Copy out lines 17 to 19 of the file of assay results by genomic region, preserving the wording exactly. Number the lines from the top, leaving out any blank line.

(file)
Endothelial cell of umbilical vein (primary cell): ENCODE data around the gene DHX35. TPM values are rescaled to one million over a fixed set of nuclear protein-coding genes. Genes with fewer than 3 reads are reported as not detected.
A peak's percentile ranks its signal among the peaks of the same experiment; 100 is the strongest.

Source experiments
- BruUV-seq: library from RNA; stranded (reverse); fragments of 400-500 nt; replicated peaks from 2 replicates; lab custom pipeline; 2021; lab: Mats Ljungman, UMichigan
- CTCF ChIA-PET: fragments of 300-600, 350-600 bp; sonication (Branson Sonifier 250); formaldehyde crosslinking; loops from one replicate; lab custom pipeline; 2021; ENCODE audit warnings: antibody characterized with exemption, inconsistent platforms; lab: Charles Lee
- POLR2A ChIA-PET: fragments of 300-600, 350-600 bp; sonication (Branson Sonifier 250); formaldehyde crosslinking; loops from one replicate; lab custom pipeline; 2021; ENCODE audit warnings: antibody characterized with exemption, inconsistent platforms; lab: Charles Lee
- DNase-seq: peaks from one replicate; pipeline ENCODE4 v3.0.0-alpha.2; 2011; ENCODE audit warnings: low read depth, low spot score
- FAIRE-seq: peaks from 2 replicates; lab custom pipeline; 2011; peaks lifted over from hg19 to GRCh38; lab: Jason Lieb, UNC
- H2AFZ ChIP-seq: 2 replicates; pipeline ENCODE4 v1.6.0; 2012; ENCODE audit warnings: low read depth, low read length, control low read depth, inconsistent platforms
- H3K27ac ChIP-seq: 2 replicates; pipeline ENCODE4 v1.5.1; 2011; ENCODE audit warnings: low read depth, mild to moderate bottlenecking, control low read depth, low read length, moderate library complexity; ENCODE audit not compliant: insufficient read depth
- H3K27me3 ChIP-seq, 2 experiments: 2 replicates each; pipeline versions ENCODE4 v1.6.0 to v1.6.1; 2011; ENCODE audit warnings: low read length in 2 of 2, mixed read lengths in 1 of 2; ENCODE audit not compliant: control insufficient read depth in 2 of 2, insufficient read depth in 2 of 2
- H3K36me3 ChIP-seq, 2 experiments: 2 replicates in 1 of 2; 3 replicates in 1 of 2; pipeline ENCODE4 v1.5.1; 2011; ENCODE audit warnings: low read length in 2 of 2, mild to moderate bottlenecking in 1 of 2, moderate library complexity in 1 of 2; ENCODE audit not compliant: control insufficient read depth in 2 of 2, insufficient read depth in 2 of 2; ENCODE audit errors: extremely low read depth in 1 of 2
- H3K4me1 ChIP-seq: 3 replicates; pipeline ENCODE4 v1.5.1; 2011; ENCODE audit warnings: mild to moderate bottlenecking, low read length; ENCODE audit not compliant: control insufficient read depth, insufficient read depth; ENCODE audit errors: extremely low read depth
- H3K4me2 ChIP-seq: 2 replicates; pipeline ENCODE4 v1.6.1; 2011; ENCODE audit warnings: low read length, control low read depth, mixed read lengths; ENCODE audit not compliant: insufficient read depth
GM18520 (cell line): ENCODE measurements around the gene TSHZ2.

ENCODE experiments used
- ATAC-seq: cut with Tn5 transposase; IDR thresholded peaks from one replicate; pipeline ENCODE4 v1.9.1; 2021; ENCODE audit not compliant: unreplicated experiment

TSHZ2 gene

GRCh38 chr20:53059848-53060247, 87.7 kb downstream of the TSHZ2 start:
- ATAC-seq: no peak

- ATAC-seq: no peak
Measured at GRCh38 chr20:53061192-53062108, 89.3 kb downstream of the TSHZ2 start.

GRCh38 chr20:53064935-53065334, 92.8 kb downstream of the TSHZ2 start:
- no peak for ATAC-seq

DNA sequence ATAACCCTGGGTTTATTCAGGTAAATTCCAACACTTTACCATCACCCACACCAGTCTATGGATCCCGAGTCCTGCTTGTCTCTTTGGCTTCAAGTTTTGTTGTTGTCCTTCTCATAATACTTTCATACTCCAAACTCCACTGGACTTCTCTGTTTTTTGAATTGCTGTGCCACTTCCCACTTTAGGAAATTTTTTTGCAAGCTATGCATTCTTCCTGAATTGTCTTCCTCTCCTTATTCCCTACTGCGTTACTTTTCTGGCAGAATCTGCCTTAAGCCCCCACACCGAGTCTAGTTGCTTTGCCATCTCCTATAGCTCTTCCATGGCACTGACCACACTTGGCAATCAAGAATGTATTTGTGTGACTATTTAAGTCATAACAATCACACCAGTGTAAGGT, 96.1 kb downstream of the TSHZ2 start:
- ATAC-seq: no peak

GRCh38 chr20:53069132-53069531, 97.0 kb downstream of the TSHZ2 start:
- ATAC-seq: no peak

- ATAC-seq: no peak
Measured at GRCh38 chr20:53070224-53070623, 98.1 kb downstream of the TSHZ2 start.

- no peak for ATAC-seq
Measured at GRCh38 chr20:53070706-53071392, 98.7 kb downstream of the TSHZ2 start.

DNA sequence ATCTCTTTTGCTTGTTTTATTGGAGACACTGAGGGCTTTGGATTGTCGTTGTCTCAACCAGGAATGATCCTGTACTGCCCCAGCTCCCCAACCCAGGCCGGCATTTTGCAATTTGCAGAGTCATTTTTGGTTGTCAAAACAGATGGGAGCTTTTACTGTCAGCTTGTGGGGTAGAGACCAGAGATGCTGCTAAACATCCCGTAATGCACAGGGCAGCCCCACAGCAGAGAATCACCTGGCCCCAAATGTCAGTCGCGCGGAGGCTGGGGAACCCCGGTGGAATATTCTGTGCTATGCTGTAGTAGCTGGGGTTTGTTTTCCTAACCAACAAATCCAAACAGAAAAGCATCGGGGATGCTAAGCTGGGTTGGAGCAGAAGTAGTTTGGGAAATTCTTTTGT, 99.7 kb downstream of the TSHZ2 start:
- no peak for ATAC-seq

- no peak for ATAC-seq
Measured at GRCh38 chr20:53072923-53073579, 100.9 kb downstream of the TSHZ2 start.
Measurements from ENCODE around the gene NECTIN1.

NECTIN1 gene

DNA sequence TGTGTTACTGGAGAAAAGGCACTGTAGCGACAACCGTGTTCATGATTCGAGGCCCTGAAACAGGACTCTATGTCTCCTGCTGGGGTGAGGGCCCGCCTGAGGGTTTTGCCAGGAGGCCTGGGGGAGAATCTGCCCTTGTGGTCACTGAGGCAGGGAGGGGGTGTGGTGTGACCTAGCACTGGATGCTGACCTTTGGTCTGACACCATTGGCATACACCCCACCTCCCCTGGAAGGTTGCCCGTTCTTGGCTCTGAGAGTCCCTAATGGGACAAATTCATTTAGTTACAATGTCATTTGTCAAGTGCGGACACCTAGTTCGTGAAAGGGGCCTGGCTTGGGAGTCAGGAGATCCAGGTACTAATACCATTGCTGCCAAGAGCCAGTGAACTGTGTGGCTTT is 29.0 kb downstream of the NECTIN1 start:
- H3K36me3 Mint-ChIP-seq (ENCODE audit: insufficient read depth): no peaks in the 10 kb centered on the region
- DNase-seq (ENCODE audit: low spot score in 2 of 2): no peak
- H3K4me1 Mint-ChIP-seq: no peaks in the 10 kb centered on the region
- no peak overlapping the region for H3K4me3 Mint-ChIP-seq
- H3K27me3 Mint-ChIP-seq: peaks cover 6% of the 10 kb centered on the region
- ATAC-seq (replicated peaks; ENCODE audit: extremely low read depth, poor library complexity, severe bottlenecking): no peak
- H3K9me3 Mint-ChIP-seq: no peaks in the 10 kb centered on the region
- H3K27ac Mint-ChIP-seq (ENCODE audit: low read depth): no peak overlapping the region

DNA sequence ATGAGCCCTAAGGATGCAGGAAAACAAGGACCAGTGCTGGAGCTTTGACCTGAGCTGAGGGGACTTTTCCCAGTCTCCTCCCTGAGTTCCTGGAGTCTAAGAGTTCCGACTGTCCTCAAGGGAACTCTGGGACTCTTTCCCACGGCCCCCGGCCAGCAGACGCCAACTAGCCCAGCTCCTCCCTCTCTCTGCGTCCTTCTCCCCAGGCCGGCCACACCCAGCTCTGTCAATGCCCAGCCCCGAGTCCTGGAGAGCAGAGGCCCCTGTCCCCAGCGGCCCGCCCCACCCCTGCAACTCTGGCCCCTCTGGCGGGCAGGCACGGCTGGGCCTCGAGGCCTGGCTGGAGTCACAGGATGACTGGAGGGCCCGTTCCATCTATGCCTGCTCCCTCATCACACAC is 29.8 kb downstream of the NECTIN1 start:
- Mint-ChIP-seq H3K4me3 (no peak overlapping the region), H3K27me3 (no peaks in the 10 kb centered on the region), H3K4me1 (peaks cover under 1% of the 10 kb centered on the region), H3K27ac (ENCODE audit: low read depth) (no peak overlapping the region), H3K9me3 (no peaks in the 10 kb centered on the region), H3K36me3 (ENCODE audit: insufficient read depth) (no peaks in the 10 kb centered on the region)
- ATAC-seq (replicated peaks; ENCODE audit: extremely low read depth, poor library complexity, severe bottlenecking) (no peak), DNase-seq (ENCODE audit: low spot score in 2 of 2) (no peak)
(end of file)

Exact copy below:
- ATAC-seq: cut with Tn5 transposase; IDR thresholded peaks from one replicate; pipeline ENCODE4 v1.9.1; 2021; ENCODE audit not compliant: unreplicated experiment

TSHZ2 gene

GRCh38 chr20:53059848-53060247, 87.7 kb downstream of the TSHZ2 start: